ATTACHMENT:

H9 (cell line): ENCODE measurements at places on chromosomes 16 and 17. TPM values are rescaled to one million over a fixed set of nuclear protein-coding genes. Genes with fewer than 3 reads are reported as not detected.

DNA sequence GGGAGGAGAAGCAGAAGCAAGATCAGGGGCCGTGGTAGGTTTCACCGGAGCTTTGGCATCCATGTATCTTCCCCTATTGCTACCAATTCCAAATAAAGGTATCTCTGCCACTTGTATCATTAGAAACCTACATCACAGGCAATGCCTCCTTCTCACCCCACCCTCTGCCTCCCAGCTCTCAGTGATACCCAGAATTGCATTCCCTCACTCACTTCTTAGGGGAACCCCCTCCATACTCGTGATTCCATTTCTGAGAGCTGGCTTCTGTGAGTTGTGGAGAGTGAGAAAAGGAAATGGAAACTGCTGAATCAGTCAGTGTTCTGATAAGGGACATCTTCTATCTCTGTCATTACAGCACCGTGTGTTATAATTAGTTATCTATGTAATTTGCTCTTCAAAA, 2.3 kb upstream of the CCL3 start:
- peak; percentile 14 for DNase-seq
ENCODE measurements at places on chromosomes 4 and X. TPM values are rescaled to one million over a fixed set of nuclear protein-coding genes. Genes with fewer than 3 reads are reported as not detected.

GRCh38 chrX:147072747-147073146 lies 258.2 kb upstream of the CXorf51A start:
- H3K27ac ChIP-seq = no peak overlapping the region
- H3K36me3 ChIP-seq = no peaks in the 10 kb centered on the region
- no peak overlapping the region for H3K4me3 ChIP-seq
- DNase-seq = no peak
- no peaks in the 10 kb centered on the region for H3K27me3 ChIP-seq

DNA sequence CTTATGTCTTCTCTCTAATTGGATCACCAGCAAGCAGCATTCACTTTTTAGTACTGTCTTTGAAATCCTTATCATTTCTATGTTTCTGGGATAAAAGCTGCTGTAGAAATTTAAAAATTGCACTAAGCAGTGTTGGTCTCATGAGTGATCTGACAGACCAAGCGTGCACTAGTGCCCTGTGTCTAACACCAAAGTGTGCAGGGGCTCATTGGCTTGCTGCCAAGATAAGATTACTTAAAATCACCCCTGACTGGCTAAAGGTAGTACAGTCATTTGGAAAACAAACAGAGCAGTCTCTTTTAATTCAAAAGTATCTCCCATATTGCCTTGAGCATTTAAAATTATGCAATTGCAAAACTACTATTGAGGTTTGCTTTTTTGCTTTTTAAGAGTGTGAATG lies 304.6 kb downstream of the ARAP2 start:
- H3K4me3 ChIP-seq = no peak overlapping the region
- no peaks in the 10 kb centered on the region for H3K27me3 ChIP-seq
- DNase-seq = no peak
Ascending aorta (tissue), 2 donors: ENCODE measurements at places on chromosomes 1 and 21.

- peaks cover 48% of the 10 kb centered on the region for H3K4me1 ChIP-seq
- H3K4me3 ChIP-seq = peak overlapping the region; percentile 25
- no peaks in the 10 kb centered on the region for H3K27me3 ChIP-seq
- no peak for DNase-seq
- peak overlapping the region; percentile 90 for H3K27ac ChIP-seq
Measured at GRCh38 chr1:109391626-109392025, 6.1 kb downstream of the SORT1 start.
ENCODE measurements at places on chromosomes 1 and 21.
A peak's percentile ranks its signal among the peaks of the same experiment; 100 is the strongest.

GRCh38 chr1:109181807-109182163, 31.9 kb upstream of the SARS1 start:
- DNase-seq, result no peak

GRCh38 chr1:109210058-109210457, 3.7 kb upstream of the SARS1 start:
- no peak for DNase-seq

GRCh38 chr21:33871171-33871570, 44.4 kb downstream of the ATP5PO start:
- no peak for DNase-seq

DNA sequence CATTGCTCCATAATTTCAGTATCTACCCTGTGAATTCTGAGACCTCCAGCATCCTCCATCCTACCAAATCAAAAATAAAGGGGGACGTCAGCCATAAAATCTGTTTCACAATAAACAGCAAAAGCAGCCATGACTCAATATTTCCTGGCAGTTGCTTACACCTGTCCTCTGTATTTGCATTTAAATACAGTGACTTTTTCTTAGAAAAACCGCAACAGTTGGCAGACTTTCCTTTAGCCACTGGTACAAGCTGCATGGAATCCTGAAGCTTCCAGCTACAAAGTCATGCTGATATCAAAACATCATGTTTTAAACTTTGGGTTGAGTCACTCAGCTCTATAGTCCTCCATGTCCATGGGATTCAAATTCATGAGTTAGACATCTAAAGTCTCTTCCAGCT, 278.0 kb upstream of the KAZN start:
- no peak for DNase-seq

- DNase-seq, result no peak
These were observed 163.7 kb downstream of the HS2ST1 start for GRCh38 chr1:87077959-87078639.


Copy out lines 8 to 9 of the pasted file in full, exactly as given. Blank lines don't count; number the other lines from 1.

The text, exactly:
- no peak overlapping the region for H3K4me3 ChIP-seq
- DNase-seq = no peak